Self-organizing Complex Systems
Tunghai University, TaiChung, Taiwan, March 21-25, 2011
Increasingly inexpensive processors and sensors have made computing systems pervasive to every aspect of our lives. These systems can range from active sensor networks monitoring a facility to passive tags storing location-based information. As these systems become more common, and increase in size and complexity, challenges arise for their programming and control; they become true complex systems. A key challenge is to provide powerful programming models to facilitate the development of applications in dynamic and heterogeneous environments. The main conceptual difficulty is that we typically have direct control only over the local activities of individual components, while the application task is often expressed at the global scale. Bridging the gap between local and global activities is not easy, but it is possible: distributed algorithms have been designed for many tasks ranging from sensor networks and MANET (mobile ad-hoc networks) to organization of information in complex networks. However, most of these algorithms are closely tied to the application task and domain, making them difficult to generalize to solve other tasks.
One promising framework is that of self-organization, where control is widely distributed, and the many separate components act and interact in such a way as to produce a desired global result. Although this approach is potentially very powerful, with numerous examples of biological and social systems that robustly work in this way, there are many aspects of designing such systems that are not yet well understood.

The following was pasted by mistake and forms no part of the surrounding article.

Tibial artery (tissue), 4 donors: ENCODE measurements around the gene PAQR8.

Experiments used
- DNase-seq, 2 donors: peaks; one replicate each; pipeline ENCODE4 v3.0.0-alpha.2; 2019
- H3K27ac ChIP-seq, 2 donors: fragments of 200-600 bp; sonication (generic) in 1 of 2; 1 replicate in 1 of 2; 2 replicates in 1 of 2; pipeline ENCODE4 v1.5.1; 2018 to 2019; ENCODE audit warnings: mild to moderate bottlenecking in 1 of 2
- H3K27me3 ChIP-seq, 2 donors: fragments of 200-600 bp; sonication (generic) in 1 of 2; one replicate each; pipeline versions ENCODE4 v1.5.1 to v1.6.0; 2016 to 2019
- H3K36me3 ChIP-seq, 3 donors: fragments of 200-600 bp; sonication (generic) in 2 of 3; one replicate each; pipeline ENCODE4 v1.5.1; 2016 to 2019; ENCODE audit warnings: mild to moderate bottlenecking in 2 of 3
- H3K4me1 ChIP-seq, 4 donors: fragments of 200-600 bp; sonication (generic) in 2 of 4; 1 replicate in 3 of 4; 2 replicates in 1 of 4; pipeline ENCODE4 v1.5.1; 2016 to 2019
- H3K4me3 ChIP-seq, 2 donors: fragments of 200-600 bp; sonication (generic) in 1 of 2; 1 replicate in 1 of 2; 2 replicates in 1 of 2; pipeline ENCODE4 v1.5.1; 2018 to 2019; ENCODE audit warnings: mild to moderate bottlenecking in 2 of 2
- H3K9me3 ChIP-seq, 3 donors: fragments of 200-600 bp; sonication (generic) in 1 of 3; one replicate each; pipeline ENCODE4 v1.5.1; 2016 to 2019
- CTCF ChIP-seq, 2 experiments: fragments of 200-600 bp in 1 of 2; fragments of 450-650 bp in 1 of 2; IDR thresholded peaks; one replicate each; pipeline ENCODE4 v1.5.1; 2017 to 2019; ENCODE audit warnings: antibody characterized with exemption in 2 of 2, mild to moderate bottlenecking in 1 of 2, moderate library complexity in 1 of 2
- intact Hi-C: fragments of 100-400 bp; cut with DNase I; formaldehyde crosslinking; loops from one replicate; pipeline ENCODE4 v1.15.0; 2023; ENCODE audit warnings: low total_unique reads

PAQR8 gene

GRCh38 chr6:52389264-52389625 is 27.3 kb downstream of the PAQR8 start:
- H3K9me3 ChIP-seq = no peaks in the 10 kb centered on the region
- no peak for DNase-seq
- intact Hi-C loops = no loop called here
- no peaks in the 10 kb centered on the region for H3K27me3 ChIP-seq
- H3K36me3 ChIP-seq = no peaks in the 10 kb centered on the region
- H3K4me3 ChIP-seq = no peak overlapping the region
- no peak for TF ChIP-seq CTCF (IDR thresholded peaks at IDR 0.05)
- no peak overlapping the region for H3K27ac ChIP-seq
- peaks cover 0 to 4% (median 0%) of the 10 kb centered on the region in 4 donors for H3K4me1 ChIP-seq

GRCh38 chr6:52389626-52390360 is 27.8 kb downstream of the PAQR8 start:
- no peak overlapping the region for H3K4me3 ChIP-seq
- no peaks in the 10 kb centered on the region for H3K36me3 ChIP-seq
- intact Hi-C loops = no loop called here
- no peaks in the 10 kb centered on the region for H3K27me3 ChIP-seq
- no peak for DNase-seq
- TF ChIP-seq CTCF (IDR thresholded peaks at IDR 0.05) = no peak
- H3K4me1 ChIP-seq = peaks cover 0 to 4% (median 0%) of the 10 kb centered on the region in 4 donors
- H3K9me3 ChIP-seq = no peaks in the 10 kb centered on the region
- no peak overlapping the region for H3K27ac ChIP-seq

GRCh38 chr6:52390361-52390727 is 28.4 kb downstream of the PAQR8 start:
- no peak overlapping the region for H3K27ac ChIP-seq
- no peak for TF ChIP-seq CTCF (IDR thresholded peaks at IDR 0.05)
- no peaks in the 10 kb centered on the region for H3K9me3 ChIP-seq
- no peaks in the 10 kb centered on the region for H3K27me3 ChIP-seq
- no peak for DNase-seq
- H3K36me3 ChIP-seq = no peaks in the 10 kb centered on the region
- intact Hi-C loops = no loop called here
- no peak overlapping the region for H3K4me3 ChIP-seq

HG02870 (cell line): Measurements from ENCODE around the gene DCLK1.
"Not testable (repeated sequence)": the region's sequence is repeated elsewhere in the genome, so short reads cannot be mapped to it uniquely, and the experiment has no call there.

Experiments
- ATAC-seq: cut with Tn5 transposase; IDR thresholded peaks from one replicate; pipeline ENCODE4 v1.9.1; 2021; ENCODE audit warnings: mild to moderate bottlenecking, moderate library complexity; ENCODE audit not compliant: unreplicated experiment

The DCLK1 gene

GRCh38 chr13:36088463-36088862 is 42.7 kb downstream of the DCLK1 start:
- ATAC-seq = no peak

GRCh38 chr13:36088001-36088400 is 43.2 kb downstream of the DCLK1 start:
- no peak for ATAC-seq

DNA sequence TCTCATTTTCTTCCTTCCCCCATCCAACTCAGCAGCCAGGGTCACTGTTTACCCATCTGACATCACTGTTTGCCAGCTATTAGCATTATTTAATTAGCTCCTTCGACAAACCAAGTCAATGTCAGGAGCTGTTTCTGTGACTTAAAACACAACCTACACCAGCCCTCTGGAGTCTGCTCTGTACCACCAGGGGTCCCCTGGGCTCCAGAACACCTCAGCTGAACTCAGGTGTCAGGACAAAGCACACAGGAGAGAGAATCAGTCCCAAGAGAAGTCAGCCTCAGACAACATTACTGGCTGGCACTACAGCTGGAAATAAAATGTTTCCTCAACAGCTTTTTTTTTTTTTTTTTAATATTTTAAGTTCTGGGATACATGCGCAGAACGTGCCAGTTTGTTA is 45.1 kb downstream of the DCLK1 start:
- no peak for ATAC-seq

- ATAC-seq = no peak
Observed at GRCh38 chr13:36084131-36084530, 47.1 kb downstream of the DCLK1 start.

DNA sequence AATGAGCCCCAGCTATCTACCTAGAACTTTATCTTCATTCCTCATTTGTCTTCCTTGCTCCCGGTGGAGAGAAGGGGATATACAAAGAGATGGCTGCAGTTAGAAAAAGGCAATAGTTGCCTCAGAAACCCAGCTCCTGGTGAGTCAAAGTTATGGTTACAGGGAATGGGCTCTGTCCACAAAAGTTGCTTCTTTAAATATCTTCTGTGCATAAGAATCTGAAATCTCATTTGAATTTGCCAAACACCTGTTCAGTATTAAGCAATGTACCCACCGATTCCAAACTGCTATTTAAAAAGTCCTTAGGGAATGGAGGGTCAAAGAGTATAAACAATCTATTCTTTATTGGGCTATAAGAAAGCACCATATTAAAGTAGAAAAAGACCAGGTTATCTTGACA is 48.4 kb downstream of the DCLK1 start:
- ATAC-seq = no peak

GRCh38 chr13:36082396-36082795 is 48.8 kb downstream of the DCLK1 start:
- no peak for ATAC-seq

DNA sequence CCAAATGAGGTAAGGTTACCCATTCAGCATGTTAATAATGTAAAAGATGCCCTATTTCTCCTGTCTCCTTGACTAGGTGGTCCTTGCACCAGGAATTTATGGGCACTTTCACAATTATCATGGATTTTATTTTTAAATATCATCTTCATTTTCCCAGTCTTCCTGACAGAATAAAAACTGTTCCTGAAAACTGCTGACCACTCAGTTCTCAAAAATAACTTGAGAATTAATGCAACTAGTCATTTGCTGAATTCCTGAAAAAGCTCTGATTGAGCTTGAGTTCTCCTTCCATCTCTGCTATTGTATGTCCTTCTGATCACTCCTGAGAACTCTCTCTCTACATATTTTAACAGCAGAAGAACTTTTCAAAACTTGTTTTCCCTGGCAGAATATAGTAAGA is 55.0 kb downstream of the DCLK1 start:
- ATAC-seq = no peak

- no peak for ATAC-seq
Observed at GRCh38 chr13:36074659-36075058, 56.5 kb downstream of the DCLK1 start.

There are two main classes of problems that must be addressed to fulfill the power of self-organization in pervasive computing:
Engineering Self-Organized Systems
- Most work in self-organization starts by reverse-engineering a given self-organizing biological or social system (e.g., ant foraging), and applying the result to a specific application scenario (e.g., routing in sensor networks). Although this approach produces powerful results for that specific application scenario, it is not trivial to generalize it to other scenarios, and to derive general engineering methodologies from it.
- Other works start by directly engineering distributed algorithms that rely on a few basic mechanisms (e.g., broadcast and localization), and, by exploiting local interactions and local computations, can provably lead a system to a final coherent global state. Unlike traditional distributed algorithms, self-organizing algorithms disregard micro-level issues such as ordering of events, process synchronization, and structure of the underlying network (issues for which no possibility of control is assumed). Rather, they require that the algorithm will eventually converge despite micro-level contingencies (e.g., network dynamics, failure of some components). Although this approach produces the desired system functionalities by design, it is difficult to apply the mechanism to complex and articulated applications with several partners involved.
- Some work achieves self-organization by carefully designing and engineering the local interactions among individual components: glider-guns and other cellular-automata constructions are remarkable examples of this practice. Such systems may lack desirable features of those discussed above, such as robustness to perturbations. As in the previous case, the construction of such algorithms is not driven by sound engineering principles, instead being more of a trial-and-error procedure that is not easily generalizable. Moreover, it is very difficult to find concrete applications for such systems.